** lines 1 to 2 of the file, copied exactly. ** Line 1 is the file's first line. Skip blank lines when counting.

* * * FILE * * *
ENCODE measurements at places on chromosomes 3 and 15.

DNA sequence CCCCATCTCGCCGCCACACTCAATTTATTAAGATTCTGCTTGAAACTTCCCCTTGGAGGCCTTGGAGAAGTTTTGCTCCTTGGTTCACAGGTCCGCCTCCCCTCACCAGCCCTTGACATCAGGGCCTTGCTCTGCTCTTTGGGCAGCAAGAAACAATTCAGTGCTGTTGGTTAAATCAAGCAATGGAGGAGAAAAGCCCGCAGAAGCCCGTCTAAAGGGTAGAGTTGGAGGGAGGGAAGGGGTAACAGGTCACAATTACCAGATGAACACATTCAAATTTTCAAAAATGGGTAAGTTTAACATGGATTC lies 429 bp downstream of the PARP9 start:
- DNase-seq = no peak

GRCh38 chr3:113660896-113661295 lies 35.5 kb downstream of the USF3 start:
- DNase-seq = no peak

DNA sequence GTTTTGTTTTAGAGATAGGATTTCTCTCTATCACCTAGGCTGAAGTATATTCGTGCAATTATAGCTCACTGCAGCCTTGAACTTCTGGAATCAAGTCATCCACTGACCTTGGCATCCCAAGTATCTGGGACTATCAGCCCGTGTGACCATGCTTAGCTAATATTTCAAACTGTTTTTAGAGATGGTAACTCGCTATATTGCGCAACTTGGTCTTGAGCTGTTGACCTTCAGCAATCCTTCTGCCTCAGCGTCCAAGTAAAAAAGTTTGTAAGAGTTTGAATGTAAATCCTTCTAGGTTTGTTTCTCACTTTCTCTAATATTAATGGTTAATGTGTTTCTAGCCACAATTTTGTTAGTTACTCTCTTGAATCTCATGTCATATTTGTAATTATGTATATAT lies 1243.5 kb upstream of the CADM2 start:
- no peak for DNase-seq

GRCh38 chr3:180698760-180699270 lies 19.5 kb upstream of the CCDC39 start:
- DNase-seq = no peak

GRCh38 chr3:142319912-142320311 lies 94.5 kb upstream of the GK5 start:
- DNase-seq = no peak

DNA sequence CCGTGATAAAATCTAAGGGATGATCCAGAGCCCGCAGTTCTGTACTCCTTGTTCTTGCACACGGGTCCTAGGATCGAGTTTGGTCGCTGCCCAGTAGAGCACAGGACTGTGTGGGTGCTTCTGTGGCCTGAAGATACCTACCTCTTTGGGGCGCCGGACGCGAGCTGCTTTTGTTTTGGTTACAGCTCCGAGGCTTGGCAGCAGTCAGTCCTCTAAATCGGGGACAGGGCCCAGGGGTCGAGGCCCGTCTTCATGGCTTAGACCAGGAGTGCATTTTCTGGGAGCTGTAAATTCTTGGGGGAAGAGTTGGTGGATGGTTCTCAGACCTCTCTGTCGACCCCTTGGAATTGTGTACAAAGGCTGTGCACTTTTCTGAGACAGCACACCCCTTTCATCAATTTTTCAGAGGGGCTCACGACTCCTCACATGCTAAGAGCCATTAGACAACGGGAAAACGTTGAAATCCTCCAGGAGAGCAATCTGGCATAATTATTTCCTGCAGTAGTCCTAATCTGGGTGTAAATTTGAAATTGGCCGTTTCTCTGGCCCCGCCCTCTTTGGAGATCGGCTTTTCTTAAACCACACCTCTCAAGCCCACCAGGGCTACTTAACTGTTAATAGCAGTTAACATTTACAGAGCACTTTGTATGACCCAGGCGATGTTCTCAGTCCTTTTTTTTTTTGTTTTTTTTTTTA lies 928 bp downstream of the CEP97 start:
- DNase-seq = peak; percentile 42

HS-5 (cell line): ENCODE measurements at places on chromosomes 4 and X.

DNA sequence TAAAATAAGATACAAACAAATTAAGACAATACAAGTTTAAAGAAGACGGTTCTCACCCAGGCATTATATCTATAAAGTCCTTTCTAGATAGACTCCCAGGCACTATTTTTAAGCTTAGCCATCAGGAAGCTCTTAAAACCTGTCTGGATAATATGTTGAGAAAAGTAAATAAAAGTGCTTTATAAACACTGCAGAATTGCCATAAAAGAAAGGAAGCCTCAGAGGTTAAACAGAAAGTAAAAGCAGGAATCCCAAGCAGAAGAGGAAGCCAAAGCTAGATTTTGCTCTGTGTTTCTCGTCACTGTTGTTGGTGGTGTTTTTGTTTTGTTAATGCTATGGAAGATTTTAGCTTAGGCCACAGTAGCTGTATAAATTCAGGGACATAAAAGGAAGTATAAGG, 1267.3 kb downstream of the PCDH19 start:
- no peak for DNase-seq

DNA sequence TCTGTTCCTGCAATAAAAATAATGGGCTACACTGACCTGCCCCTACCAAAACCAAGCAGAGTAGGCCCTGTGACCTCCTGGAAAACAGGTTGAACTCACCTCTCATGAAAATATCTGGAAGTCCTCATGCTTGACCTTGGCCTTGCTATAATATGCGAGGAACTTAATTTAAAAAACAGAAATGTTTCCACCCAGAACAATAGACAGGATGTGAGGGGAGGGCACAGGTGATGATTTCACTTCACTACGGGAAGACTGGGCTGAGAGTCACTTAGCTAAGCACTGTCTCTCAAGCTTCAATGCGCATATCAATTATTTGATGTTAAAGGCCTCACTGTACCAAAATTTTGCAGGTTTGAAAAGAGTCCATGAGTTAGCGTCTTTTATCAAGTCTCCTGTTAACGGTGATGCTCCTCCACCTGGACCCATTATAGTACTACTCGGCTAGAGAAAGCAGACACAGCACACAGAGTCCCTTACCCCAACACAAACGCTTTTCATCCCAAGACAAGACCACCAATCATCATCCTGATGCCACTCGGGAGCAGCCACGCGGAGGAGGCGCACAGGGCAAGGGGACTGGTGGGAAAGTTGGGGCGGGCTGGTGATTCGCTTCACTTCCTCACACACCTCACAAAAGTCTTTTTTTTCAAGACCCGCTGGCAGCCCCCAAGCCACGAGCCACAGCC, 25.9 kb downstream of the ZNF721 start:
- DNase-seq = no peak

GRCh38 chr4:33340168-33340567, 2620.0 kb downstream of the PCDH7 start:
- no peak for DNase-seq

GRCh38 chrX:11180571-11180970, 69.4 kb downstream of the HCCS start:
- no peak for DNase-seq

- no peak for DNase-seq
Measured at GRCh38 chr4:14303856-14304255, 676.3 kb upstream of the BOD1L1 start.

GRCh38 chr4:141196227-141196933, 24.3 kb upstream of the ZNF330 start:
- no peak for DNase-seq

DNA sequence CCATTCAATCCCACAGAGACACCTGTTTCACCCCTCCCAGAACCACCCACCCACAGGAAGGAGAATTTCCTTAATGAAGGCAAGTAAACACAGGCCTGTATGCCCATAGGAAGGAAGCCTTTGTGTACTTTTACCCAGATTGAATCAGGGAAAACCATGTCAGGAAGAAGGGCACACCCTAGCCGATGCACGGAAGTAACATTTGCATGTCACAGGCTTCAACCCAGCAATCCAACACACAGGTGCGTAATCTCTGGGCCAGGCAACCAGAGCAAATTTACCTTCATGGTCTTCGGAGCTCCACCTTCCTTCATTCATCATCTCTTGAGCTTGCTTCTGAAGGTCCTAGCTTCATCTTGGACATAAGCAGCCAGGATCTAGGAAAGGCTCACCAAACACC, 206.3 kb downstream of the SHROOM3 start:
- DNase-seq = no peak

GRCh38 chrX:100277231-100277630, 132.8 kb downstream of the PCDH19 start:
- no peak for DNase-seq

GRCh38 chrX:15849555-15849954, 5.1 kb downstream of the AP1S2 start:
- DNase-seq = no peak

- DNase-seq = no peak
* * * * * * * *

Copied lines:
ENCODE measurements at places on chromosomes 3 and 15.

DNA sequence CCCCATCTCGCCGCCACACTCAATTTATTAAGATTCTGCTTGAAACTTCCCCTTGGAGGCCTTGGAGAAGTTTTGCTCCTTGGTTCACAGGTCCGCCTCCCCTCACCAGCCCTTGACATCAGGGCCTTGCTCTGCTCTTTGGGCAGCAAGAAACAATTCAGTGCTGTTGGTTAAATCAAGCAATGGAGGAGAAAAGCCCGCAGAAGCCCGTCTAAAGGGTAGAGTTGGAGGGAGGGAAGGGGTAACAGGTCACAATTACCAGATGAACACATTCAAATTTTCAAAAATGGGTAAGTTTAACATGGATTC lies 429 bp downstream of the PARP9 start: